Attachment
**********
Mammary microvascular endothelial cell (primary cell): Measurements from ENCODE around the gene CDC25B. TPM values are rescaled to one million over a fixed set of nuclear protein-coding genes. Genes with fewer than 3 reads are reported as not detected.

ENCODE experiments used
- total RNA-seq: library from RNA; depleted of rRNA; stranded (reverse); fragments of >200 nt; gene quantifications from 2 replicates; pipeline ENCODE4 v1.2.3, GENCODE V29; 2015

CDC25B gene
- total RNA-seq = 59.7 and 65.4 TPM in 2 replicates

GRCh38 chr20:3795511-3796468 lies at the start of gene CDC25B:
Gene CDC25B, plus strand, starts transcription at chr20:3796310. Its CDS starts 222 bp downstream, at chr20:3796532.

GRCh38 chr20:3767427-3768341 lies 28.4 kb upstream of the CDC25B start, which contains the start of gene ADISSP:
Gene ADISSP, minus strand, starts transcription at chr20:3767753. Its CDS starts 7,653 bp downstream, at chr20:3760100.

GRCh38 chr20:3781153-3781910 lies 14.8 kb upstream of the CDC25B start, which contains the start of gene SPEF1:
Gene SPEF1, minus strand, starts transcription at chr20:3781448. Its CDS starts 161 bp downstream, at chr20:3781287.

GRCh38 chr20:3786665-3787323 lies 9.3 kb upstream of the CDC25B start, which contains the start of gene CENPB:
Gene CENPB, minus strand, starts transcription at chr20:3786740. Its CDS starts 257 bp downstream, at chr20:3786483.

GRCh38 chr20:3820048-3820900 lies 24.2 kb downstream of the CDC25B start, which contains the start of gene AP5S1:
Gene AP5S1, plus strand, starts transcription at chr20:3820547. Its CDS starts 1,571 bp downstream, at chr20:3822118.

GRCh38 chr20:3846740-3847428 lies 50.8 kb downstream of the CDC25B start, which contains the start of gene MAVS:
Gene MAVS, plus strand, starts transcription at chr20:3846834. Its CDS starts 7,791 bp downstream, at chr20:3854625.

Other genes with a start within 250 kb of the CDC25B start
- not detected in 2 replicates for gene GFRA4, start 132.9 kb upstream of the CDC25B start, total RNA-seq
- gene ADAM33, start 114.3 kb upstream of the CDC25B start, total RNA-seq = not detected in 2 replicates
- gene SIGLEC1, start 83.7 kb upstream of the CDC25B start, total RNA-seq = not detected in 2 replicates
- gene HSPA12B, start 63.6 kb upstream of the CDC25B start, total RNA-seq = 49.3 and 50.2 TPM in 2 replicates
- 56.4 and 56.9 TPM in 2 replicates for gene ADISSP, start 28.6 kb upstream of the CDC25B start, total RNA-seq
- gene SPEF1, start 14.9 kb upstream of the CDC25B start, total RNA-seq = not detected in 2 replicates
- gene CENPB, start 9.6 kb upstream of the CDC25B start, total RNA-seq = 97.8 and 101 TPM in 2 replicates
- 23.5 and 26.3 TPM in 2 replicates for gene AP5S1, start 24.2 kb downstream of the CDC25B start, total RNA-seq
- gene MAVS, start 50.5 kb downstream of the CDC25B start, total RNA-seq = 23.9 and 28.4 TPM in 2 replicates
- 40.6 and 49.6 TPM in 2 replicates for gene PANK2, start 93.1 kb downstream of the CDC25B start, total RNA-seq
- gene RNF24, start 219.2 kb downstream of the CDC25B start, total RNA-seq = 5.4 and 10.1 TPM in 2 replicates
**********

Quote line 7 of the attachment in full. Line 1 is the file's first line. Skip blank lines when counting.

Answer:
Gene CDC25B, plus strand, starts transcription at chr20:3796310. Its CDS starts 222 bp downstream, at chr20:3796532.